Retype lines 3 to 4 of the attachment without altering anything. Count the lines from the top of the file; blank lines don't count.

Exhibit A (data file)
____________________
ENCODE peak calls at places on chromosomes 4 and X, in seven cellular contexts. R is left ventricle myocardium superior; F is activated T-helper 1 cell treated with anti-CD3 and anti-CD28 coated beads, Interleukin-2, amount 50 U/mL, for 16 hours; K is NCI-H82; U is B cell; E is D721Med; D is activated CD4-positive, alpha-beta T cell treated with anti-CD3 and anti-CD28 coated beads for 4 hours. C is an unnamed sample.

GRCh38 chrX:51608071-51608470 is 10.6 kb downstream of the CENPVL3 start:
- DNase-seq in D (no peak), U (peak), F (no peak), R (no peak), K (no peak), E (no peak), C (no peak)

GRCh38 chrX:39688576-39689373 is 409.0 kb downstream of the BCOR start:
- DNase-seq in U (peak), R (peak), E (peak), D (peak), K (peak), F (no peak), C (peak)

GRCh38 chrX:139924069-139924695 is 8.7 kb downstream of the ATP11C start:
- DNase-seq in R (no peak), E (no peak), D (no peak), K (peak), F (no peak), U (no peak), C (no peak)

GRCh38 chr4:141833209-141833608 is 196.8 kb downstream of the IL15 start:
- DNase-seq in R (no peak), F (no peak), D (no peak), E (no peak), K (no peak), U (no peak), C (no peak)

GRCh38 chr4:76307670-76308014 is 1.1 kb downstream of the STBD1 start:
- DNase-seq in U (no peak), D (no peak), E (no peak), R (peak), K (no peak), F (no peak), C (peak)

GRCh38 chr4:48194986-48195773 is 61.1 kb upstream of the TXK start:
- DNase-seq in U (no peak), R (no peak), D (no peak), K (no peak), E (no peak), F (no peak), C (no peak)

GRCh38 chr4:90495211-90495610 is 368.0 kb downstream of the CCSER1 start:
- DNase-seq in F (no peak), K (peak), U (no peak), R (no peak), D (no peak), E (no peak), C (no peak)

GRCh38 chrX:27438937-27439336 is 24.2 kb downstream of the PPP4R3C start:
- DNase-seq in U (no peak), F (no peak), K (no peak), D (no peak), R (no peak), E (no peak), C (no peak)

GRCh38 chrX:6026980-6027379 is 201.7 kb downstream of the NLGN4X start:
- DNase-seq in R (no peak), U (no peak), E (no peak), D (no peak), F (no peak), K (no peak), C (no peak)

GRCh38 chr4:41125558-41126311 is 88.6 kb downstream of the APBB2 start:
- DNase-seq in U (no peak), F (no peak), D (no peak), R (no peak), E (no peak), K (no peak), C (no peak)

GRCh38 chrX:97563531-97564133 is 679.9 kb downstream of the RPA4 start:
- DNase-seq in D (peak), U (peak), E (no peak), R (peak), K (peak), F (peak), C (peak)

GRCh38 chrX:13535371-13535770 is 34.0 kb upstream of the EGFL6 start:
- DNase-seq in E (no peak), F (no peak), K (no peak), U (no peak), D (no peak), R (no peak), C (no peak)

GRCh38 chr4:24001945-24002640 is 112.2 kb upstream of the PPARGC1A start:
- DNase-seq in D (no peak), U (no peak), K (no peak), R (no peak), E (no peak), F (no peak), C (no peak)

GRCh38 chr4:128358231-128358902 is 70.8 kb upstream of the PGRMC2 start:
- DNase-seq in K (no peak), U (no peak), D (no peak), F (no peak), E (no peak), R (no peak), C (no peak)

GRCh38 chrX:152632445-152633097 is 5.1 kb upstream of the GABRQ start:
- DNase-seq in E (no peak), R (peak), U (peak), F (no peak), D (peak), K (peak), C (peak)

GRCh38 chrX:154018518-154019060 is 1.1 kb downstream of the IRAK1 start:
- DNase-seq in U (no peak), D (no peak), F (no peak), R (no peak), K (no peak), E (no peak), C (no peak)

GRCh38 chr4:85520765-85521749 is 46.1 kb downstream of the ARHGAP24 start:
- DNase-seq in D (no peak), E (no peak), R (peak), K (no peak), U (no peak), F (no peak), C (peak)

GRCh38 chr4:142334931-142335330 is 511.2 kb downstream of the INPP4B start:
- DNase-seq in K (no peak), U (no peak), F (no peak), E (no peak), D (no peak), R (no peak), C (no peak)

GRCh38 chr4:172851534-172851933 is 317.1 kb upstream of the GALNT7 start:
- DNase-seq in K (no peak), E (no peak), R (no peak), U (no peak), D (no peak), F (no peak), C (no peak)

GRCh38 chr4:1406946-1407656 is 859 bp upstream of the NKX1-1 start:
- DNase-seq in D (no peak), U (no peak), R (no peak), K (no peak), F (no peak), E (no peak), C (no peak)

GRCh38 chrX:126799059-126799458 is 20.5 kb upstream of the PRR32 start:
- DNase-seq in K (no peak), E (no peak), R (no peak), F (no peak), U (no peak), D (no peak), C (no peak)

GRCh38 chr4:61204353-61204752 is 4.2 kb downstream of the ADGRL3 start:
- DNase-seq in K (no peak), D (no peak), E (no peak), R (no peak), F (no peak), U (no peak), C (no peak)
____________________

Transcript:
- DNase-seq in D (no peak), U (peak), F (no peak), R (no peak), K (no peak), E (no peak), C (no peak)

GRCh38 chrX:39688576-39689373 is 409.0 kb downstream of the BCOR start: